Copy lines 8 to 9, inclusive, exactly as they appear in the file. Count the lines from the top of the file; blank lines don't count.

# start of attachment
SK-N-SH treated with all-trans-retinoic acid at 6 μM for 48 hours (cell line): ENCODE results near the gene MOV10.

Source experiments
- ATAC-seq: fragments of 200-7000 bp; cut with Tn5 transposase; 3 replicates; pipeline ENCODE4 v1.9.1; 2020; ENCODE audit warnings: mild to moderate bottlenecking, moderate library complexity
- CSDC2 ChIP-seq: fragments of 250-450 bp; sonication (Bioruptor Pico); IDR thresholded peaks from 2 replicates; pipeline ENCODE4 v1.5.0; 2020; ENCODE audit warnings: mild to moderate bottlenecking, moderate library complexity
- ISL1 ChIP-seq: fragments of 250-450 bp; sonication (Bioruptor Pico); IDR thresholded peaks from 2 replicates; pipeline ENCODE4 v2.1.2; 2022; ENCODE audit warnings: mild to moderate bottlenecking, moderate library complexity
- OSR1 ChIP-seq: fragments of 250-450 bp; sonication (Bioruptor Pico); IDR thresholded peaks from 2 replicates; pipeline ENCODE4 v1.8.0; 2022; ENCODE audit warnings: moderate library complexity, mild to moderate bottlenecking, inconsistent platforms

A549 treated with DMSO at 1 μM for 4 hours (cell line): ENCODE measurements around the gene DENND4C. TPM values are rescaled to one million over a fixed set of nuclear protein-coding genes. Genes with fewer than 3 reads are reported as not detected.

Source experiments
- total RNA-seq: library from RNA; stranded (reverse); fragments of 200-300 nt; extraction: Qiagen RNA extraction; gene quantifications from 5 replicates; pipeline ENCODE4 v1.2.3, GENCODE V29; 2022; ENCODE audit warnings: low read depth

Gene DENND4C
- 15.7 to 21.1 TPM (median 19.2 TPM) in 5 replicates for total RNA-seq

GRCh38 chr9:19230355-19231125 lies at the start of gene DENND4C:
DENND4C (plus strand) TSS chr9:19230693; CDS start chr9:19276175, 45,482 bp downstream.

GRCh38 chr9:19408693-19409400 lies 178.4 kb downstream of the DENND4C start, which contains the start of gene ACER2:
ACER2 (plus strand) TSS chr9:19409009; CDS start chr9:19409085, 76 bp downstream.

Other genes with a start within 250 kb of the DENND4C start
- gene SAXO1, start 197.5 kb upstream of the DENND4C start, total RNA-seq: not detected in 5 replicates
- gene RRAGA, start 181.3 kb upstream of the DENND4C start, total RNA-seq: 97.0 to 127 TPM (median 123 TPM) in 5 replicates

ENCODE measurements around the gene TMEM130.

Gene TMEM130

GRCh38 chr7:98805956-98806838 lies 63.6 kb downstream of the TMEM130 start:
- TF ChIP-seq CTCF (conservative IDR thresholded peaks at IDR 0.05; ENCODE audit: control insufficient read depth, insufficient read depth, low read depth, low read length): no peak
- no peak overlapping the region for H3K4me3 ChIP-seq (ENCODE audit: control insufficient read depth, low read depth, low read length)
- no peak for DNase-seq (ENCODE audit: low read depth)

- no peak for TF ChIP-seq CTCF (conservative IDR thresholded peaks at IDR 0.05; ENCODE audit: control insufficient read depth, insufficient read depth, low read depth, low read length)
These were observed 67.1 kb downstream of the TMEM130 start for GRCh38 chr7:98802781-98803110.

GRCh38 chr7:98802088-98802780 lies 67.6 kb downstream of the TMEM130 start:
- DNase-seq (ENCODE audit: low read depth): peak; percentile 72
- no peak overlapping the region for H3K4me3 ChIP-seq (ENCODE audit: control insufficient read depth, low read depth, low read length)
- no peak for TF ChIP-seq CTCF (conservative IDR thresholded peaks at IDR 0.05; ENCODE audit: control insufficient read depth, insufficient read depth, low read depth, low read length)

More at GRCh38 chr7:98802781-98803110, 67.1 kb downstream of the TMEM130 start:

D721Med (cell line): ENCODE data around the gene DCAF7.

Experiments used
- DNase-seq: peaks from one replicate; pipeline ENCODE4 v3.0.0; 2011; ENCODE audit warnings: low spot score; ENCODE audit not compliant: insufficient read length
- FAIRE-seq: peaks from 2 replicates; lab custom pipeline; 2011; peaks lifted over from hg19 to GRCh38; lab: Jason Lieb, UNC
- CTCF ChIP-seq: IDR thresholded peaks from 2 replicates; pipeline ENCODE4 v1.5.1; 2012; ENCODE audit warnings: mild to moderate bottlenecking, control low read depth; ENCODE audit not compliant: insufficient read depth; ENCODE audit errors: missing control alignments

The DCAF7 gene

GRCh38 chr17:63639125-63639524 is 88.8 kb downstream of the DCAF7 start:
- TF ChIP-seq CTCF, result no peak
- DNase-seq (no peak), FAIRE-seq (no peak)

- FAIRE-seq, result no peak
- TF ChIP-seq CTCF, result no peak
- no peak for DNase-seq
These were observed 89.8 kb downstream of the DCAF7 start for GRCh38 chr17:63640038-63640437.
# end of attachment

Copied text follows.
Source experiments
- total RNA-seq: library from RNA; stranded (reverse); fragments of 200-300 nt; extraction: Qiagen RNA extraction; gene quantifications from 5 replicates; pipeline ENCODE4 v1.2.3, GENCODE V29; 2022; ENCODE audit warnings: low read depth